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California Wildfires Merge

Firefighters battling a newly merged pair of wildfires feared the blaze could create disastrous weather Saturday and hinder progress in blocking the fire from reaching the populated San Bernardino Mountains.

The lightning-caused fires, covering about 108 square miles combined, merged Friday afternoon in craggy, brush-covered hills just northeast of the mountains, where millions of trees killed by drought and bark beetles could provide explosive fuel.

When fires become intense enough, they can generate their own winds and become highly unpredictable. But in this case, "there was no cataclysmic event," said U.S. Forest Service spokesman Jim Wilkins.

But officials were concerned that the unforgiving desert heat, erratic winds and rugged terrain will challenge firefighters in the coming days. Fire heat rising into the atmosphere could produce dry lightning Saturday.

"That will not only start new fires, but also strike firefighters," said National Weather Service forecaster Robert Balfour. He said thunderstorms, gusty winds and rain was also in the forecast for the next several days.

The larger of the two fires has destroyed 56 homes and 163 smaller buildings such as sheds, officials said. The 59,000-acre blaze, about 92 square miles, began a week ago on the Mojave Desert floor below the eastern flank of the San Bernardinos, and was 35 percent contained.

The smaller fire had burned 10,000 acres — roughly 16 square miles — and was 5 percent contained. Though heavy smoke filled the sky Friday, wind was pushing that fire away from the mountaintop Big Bear resort region and back onto areas already burned by the larger fire. People began packing suitcases but otherwise stayed put.

Thousands of people live in and around Big Bear Lake, a popular summer destination about 80 miles east of Los Angeles which went through its last big scare in Southern California's onslaught devastating wildfires three years ago.

Resident Jeri Stayer packed clothes and personal documents and had her cat's carrier ready to go, just in case. But Stayer, her husband, their 13-year-old daughter and the cat didn't think it was time to leave.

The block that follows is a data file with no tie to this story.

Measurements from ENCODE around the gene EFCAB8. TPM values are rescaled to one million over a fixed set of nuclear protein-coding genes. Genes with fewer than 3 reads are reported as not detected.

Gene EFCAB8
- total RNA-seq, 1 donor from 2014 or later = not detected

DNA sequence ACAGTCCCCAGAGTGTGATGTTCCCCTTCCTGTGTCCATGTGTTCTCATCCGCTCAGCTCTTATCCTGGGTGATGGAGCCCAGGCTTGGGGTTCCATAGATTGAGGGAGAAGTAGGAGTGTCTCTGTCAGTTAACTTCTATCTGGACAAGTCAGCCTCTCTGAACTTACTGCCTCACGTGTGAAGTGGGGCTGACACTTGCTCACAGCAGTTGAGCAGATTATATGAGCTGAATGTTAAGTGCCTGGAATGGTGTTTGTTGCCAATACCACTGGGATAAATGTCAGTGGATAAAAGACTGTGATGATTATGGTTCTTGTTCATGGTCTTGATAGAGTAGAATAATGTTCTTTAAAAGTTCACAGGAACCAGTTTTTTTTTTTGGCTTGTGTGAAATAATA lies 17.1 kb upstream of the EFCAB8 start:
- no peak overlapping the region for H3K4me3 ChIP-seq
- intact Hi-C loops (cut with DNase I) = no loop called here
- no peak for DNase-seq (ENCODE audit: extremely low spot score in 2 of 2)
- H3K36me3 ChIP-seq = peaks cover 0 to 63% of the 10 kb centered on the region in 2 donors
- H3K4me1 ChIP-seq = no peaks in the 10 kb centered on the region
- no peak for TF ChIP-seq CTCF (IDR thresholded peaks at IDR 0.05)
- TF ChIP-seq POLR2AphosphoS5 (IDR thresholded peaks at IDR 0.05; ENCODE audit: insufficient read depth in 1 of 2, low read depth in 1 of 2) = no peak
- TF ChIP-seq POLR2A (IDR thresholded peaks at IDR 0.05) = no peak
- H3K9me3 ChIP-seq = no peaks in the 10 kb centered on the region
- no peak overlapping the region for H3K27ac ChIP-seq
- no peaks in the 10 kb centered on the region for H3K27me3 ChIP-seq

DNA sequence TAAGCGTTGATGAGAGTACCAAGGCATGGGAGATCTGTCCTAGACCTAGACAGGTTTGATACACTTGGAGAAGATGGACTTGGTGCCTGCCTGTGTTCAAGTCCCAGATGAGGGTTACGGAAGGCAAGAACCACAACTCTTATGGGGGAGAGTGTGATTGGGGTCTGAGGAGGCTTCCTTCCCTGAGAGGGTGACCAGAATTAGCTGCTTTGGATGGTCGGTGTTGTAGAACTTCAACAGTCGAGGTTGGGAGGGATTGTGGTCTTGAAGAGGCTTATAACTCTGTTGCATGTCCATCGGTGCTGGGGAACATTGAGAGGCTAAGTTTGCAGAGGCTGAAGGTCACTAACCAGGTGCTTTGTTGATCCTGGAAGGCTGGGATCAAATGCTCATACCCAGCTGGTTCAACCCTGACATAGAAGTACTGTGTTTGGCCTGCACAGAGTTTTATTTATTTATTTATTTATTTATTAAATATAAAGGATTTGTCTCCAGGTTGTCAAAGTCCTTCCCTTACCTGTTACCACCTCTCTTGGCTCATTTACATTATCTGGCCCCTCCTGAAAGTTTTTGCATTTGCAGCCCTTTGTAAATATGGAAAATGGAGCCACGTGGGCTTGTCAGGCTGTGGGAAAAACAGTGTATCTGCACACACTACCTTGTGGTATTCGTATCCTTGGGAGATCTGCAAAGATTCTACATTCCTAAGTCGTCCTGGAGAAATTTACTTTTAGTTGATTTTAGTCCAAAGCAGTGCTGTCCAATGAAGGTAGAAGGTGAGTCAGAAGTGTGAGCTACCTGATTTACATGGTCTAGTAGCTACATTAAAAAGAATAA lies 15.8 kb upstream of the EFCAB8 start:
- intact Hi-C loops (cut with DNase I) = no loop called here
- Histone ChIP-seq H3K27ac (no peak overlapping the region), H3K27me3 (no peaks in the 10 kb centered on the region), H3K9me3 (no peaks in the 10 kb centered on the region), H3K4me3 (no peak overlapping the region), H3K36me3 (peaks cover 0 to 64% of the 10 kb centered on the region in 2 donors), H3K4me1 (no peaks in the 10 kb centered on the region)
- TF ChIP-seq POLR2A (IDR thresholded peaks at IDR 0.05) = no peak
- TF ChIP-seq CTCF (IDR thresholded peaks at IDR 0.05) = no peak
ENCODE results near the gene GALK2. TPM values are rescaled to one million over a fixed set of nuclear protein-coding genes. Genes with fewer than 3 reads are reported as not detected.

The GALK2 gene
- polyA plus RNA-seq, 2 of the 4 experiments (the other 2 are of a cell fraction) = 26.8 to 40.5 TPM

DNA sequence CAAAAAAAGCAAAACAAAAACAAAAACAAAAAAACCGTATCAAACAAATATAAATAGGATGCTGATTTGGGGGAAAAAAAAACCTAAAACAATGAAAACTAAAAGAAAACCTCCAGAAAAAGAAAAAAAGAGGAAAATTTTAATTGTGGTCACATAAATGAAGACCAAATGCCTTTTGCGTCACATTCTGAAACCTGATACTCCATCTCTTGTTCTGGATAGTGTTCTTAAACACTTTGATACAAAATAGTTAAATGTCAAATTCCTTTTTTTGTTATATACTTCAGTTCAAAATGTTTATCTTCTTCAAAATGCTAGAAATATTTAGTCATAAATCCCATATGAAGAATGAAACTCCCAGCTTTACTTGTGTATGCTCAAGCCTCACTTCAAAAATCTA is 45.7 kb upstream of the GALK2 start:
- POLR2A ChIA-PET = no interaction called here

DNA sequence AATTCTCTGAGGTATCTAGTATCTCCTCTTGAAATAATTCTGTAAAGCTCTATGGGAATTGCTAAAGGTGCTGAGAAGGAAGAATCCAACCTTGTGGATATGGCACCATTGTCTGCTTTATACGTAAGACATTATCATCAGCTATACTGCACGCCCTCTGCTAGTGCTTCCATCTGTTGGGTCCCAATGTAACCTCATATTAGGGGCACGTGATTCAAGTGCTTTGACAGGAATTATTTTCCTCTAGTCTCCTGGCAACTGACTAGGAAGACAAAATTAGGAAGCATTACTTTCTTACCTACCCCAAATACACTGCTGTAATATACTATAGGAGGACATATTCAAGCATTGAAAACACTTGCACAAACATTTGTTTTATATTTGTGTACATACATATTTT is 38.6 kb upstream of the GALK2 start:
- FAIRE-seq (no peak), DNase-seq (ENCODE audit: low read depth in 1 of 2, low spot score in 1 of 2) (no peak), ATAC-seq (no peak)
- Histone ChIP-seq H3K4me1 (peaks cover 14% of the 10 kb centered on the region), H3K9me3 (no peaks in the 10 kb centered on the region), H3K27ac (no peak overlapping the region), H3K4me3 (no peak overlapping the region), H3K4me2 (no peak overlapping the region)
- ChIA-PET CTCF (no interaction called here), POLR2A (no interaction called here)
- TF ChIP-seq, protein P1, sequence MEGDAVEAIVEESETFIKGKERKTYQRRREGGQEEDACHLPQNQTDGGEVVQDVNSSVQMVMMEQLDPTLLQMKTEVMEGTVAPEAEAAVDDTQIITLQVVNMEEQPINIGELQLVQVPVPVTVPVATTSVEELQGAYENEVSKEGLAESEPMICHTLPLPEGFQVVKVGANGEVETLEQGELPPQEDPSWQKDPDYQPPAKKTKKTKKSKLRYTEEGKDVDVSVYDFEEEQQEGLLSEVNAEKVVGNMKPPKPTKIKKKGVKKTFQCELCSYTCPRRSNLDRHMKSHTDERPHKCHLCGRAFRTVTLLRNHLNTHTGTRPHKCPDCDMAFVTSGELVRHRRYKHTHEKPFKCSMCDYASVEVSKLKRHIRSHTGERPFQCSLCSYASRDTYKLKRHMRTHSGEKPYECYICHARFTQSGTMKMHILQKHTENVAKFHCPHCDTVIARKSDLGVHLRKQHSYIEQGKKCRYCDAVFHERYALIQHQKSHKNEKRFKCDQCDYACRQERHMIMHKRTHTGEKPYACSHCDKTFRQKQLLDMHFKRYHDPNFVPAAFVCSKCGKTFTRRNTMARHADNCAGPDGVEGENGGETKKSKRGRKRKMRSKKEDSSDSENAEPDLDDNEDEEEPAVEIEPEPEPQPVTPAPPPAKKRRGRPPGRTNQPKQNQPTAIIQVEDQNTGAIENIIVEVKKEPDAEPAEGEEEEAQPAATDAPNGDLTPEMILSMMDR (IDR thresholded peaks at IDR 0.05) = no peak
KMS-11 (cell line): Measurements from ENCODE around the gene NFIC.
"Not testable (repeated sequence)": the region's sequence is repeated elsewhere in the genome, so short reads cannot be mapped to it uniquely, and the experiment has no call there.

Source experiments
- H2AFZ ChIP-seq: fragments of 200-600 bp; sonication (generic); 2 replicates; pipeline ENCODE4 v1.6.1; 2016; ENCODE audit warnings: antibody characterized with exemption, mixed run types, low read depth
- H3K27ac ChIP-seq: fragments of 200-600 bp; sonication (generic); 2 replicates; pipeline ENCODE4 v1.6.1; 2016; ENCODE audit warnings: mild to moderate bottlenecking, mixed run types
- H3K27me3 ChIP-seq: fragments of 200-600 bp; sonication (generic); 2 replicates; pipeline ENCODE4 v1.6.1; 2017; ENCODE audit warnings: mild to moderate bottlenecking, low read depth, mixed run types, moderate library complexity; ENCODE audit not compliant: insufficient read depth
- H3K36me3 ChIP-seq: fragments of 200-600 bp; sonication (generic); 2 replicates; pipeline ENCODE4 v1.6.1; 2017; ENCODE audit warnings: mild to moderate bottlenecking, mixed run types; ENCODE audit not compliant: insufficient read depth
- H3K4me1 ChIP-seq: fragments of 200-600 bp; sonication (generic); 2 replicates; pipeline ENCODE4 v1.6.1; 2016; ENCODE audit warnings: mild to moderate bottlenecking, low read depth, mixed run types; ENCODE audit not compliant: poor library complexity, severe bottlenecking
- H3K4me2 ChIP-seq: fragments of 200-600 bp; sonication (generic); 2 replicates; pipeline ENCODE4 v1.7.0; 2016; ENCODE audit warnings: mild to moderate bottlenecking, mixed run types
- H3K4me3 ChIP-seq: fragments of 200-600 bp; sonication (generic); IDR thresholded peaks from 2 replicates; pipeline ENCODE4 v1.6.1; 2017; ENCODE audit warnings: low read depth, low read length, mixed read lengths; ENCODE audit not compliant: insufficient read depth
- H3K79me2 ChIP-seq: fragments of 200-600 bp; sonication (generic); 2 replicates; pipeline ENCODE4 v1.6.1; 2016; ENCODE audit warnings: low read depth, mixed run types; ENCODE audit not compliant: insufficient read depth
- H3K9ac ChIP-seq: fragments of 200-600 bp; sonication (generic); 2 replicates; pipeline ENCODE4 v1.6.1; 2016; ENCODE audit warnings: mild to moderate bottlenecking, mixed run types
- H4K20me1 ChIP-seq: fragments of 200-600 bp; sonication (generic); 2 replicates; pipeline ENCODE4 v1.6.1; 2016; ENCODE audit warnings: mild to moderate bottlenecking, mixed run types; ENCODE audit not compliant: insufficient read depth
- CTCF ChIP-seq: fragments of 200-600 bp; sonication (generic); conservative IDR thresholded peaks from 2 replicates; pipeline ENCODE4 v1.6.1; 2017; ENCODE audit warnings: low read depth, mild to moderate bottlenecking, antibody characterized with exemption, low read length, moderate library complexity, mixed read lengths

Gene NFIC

"Maybe if we saw flames down the street, but we have a lot of faith in the firefighters," Stayer said.

Another resident, 51-year-old Wendell Cole, also was relying on faith.

"God put the fire out when it was coming over last time," said Cole, referring to a snowfall that helped firefighters control the 2003 blaze. "We trust the Lord."

Despite low humidity, steep, broken slopes and 105-degree temperatures, firefighting efforts were in "great shape," Wilkins said. About 2,900 firefighters and three dozen aircraft were fighting the blazes.

In Pioneertown, a former Western movie locale where the larger fire burned several homes this week, a search and rescue team planned to head back out to look for a 57-year-old man missing since Tuesday. The wife of Jerry Guthrie reported him missing.

A 500-acre blaze near the city of San Bernardino threatened about 100 homes and was 20 percent contained, fire officials said. The fire, which began Friday night, destroyed one outbuilding.

Meanwhile, in southern Montana, firefighters mostly east of Billings were battling four large fires that charred tens of thousands of acres Friday evening. The fires threatened hundreds of homes, including roughly 150 homes, officials said.

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